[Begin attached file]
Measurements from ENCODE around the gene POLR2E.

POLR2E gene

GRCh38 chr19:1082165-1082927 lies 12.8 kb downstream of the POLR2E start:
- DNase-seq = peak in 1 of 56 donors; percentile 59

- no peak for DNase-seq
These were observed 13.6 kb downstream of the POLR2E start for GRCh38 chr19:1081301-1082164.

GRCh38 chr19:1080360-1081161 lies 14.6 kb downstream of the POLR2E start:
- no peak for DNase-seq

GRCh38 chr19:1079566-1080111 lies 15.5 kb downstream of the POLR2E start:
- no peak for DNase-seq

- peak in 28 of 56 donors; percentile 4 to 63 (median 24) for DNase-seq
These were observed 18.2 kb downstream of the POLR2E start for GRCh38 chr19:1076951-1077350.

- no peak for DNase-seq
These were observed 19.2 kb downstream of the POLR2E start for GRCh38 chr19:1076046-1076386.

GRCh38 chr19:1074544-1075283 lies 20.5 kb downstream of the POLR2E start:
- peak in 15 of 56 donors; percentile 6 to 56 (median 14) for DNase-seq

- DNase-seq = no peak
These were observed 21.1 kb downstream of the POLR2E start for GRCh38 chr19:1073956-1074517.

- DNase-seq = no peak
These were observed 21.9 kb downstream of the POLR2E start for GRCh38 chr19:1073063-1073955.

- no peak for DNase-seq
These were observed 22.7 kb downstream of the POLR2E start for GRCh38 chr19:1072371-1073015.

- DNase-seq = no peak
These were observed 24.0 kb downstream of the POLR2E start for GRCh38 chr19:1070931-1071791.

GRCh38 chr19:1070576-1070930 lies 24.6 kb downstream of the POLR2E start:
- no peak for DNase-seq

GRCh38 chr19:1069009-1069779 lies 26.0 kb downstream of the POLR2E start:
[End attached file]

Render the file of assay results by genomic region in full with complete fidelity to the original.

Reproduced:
Measurements from ENCODE around the gene POLR2E.

POLR2E gene

GRCh38 chr19:1082165-1082927 lies 12.8 kb downstream of the POLR2E start:
- DNase-seq = peak in 1 of 56 donors; percentile 59

- no peak for DNase-seq
These were observed 13.6 kb downstream of the POLR2E start for GRCh38 chr19:1081301-1082164.

GRCh38 chr19:1080360-1081161 lies 14.6 kb downstream of the POLR2E start:
- no peak for DNase-seq

GRCh38 chr19:1079566-1080111 lies 15.5 kb downstream of the POLR2E start:
- no peak for DNase-seq

- peak in 28 of 56 donors; percentile 4 to 63 (median 24) for DNase-seq
These were observed 18.2 kb downstream of the POLR2E start for GRCh38 chr19:1076951-1077350.

- no peak for DNase-seq
These were observed 19.2 kb downstream of the POLR2E start for GRCh38 chr19:1076046-1076386.

GRCh38 chr19:1074544-1075283 lies 20.5 kb downstream of the POLR2E start:
- peak in 15 of 56 donors; percentile 6 to 56 (median 14) for DNase-seq

- DNase-seq = no peak
These were observed 21.1 kb downstream of the POLR2E start for GRCh38 chr19:1073956-1074517.

- DNase-seq = no peak
These were observed 21.9 kb downstream of the POLR2E start for GRCh38 chr19:1073063-1073955.

- no peak for DNase-seq
These were observed 22.7 kb downstream of the POLR2E start for GRCh38 chr19:1072371-1073015.

- DNase-seq = no peak
These were observed 24.0 kb downstream of the POLR2E start for GRCh38 chr19:1070931-1071791.

GRCh38 chr19:1070576-1070930 lies 24.6 kb downstream of the POLR2E start:
- no peak for DNase-seq

GRCh38 chr19:1069009-1069779 lies 26.0 kb downstream of the POLR2E start: